I never had. To be completely honest, I enjoy being an over-achiever. I enjoy smirking at my to-do list, especially those two extra things I crossed off that I was going to do tomorrow, but got in today. If I have extra time, I’m usually chipping away at that to-do list. If I finish my word-count and have an extra twenty minutes, I’ll write during that time.
Do I have to do this? No. But I like being an over-achiever, so I do it.
The result? My thoughts usually revolve around accomplishing things, not enjoying things. Thus, I’m always pushing for more, more, more, even when I’d truly rather stop.
Over-achieving is the #1 way to turn fun into work.
When ‘writing = work’ started crossing my mind earlier in September, I was terrified. I’d turned writing into a job. It was only a matter of time, part of me realized, with the crazy goals I’d been setting.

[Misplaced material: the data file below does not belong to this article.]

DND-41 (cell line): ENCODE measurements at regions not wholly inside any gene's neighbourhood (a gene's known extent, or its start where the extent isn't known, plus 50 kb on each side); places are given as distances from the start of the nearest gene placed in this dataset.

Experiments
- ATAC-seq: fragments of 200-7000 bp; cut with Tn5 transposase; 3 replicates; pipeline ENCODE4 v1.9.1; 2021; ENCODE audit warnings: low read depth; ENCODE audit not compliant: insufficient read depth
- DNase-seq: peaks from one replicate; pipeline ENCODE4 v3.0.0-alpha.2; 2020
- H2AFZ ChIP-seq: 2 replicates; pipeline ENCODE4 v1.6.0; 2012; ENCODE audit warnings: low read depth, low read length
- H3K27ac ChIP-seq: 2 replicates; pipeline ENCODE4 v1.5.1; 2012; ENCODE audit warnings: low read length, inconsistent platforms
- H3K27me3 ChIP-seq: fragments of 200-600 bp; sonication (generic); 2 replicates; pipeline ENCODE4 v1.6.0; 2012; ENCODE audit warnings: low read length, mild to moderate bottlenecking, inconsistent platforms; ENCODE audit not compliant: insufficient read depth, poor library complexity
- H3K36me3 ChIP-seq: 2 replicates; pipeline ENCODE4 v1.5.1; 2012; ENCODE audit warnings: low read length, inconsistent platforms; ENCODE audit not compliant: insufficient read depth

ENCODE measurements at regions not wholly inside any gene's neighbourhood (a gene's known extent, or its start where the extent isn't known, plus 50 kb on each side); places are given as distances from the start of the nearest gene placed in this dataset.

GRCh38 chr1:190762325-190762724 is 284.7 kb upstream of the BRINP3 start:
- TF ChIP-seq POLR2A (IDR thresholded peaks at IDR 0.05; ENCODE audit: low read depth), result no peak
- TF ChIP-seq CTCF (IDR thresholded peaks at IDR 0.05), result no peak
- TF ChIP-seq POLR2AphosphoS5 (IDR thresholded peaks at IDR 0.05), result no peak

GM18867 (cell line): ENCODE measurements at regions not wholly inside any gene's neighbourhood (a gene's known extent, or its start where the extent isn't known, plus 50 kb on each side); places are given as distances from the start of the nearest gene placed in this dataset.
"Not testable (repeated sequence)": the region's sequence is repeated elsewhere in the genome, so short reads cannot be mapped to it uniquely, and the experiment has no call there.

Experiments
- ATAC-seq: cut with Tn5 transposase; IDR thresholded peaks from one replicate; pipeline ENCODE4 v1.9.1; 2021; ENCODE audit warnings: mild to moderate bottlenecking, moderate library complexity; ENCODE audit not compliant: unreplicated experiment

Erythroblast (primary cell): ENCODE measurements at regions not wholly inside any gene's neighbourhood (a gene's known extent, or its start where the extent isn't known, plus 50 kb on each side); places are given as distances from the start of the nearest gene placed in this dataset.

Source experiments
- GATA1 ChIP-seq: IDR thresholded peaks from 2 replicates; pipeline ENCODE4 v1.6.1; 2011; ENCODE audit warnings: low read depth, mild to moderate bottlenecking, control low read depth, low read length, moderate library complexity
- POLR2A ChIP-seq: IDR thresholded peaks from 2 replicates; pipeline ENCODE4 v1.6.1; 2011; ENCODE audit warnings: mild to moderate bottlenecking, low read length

The only way to stop this?
Stop being an over-achiever.
In other words, take a break.
Take. A. break. Just. Do. It.
It doesn’t matter if you have extra time. If you are done with what you have to do (or even tired in general), take a break. Go do something else, something that isn’t on your list. Recreation time. Relax. If you keep stressing your creativity, it will snap, and it will not be fun. Learn to be satisfied with just being/doing enough when it comes to creative activities.
That’s not to say you can’t have big dreams and big goals. But make sure they’re not running your life, and the moment it begins to consistently feel like work, ease off on the gas pedal.
Over-committing is very much like over-achieving. It’s saying “hey, I have time to do more!” even if you don’t. But you want to do it, because you want to go the extra mile, do some networking, or simply help a friend.
Over-committing is like having a full glass of water and asking for more water. The cup will overflow. Even if you drink really fast, you cannot stop that. Something is going to slip out of the cup. And if you’re desperate enough to make sure it doesn’t….what happens when you drink water without stopping? You run out of breath. You can’t breathe. And breathing is kinda how we live. 😛